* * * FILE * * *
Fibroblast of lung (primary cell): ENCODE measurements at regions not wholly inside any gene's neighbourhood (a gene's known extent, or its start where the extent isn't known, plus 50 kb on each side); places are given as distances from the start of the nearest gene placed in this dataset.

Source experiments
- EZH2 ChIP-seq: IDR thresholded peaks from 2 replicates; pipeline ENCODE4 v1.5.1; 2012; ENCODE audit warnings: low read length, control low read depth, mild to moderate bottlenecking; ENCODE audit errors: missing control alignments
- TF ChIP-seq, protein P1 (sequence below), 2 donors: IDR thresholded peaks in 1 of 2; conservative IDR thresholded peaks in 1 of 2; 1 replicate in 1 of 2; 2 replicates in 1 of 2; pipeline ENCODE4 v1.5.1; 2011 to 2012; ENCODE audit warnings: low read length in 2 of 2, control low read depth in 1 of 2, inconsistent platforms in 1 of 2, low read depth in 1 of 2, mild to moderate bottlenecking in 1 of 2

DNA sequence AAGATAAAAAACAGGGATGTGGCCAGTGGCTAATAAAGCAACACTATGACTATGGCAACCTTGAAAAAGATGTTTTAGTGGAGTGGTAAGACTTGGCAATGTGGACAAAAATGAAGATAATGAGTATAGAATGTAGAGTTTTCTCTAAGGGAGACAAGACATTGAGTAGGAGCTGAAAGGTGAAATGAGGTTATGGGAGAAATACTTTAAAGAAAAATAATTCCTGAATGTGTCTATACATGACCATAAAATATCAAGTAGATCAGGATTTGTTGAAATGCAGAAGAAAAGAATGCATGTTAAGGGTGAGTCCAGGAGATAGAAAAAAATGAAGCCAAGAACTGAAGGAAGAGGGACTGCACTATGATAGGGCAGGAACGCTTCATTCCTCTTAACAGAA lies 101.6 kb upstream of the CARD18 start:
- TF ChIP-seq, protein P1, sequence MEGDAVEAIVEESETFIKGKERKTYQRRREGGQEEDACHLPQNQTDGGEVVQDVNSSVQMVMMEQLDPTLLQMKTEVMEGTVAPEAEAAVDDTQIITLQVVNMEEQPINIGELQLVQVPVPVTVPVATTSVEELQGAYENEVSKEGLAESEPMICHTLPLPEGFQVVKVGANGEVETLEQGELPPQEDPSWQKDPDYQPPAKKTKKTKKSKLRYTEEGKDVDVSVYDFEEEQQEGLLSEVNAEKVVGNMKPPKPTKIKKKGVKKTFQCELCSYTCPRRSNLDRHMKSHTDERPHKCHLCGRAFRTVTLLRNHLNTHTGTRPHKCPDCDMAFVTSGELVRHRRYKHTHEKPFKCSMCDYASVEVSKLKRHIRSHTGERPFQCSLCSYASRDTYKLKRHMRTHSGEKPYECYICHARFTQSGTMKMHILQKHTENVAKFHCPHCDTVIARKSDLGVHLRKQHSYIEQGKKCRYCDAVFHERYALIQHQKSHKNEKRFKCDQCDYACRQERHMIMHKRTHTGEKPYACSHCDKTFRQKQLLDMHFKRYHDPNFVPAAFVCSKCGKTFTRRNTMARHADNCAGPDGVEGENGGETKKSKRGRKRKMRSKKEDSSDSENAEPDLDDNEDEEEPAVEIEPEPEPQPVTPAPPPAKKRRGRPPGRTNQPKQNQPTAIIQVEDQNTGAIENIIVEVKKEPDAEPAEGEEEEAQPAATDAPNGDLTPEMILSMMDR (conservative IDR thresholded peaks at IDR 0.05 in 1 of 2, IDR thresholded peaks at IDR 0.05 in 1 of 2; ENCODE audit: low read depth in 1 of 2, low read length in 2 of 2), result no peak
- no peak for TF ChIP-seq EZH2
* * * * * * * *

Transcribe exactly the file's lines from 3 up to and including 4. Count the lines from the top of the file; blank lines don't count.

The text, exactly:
- EZH2 ChIP-seq: IDR thresholded peaks from 2 replicates; pipeline ENCODE4 v1.5.1; 2012; ENCODE audit warnings: low read length, control low read depth, mild to moderate bottlenecking; ENCODE audit errors: missing control alignments
- TF ChIP-seq, protein P1 (sequence below), 2 donors: IDR thresholded peaks in 1 of 2; conservative IDR thresholded peaks in 1 of 2; 1 replicate in 1 of 2; 2 replicates in 1 of 2; pipeline ENCODE4 v1.5.1; 2011 to 2012; ENCODE audit warnings: low read length in 2 of 2, control low read depth in 1 of 2, inconsistent platforms in 1 of 2, low read depth in 1 of 2, mild to moderate bottlenecking in 1 of 2